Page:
International CSR standards and free, prior and informed consent
Free Prior and Informed Consent is a concept that is increasingly important in the context of consultation with Indigenous communities, and therefore for CSR management wherever mining operations affect Indigenous Peoples. In the CSR Strategy for the Extractive Sector (CSR Strategy) the Canadian Government endorsed the IFC Performance Standards on Environmental and Social Sustainability (IFC Performance Standards) as a key benchmark for performance by Canadian companies operating abroad. The original 2009 CSR Strategy specifically endorsed the 2006 IFC Performance Standards, which did not contain the concept of Free, Prior and Informed Consent (FPIC). The “enhanced” CSR Strategy announced in 2014 contemplated endorsement of the IFC Performance Standards version released in 2012, which includes the concept of FPIC in Performance Standard 7 (PS 7). As such, the parameters of FPIC in the context of PS 7 is a useful guide to the expectations surrounding FPIC for Canadian companies operating abroad.
Generally, PS 7 addresses the potential for adverse social impacts that a private sector company may have on the Indigenous Peoples and populations residing on the lands that the company intends, or is, operating on or nearby. Indigenous Peoples are deemed to be ‘uniquely’ vulnerable to the extent they have been historically marginalized peoples who suffer from a lack of political representation and access from decision-making processes that have directly, or indirectly affected them. As a minority group, they are distinct “due to the linkage between their cultural identity and the lands on which they live and resources on which they depend”.
The objectives of PS 7 are to: ensure the preservation of Indigenous culture and way of life; the avoidance of adverse impacts to Indigenous communities where possible; the compensation of Indigenous Peoples who have been adversely affected by the company’s project(s); and the promotion of sustainable relationships with the Indigenous Peoples that are directly or indirectly affected by the company’s project.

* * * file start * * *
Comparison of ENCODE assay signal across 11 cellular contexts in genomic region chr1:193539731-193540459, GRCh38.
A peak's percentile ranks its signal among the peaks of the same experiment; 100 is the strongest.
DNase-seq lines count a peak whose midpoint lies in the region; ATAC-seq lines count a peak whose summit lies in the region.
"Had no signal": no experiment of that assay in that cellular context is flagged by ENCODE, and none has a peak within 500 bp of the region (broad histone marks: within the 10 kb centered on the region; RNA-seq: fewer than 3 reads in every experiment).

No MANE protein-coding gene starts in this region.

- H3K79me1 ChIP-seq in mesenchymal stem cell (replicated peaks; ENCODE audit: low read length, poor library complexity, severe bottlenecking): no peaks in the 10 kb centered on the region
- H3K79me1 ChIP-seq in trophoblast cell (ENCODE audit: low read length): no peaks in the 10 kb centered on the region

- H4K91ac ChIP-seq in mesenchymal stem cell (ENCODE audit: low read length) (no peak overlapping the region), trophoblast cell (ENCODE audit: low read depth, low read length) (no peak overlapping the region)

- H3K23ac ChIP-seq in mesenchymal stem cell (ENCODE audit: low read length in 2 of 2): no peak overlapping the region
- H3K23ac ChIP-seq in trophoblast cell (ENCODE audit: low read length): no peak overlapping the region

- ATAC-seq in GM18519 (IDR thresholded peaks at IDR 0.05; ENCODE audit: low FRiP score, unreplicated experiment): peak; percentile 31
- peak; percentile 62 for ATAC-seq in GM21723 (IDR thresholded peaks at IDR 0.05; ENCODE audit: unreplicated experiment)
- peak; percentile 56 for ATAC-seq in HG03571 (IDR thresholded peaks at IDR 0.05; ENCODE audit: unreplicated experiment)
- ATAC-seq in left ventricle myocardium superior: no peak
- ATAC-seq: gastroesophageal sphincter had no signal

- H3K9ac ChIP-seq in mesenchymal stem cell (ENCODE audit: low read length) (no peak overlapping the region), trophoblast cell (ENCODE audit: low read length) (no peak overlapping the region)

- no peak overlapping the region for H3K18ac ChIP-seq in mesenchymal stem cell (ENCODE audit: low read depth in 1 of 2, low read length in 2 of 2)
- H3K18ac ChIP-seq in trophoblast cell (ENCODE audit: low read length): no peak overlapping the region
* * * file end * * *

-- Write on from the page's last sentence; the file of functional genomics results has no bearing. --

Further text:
PS 7 encompasses a wide range of Indigenous communities, given the complexity of defining Indigenous Peoples. PS 7 applies to Indigenous Peoples that are on their ancestral lands, as well as those who are not living on the land, but have maintained ties with it. In addition to those Indigenous Peoples who have been forcibly displaced from their ancestral lands. In order to determine if a group or community qualifies to be identified as an Indigenous People, the company can analyze applicable national law, engage in archivist and ethnographic research and obtain the assistance of the relevant Indigenous groups. In assessing which, if any, Indigenous communities are to be affected by a project, a company applying PS 7 must first determine if Indigenous communities exist in the project’s zone of influence.
Like all of the IFC Performance Standards, PS 7 sets a performance baseline for CSR performance that may interrelate and overlap with domestic and international legal obligations, but which must be met especially where the rights of Indigenous Peoples are not safeguarded by States or legal systems. PS 7 itself draws from international legal instruments relating to the rights of Indigenous Peoples. In 1989, the International Labour Organization (ILO) promulgated the Indigenous and Tribal Peoples Convention (commonly known as ILO Convention No.169. The legal effects of ILO Convention 169 have been limited, as it is only legally binding on the States that have ratified it – to date, it has only been ratified by 22 countries The emphasis of the Convention is on recognizing Indigenous Peoples’ rights over their “own social, cultural and economic development.” These concepts have been adopted by the Inter-American Court of Human Rights in several decisions identifying consultation obligations on member States to consult with Indigenous communities affected by major development projects.
While there is no universally accepted definition of FPIC, in the context of PS 7, it contemplates that consultation is conducted prior to the development activity, through good faith negotiations between the project proponent or State and the affected Indigenous communities, that will ideally lead to an agreement between the two sides. FPIC is widely understood as a process that permits communities of Indigenous Peoples to define a collective position in response to a project while recognizing the fact that different and diverging viewpoints may exist within those communities. This does not, in the context of PS 7, necessitate the unanimous support of the members of Indigenous communities and many would argue that it also does not provide a “veto” right over development. That being so, PS 7 does not provide a singular definition of FPIC and the concept is highly contentious. Despite the challenges in implementation, in light of the CSR Strategy and the pervasive role of the IFC Performance Standards, including in financing decision making, it will serve CSR and mining managers well to become familiar with the topic and how it could relate to their projects.
Michael Torrance is a lawyer in Northern Rose Fulbright’s Toronto office.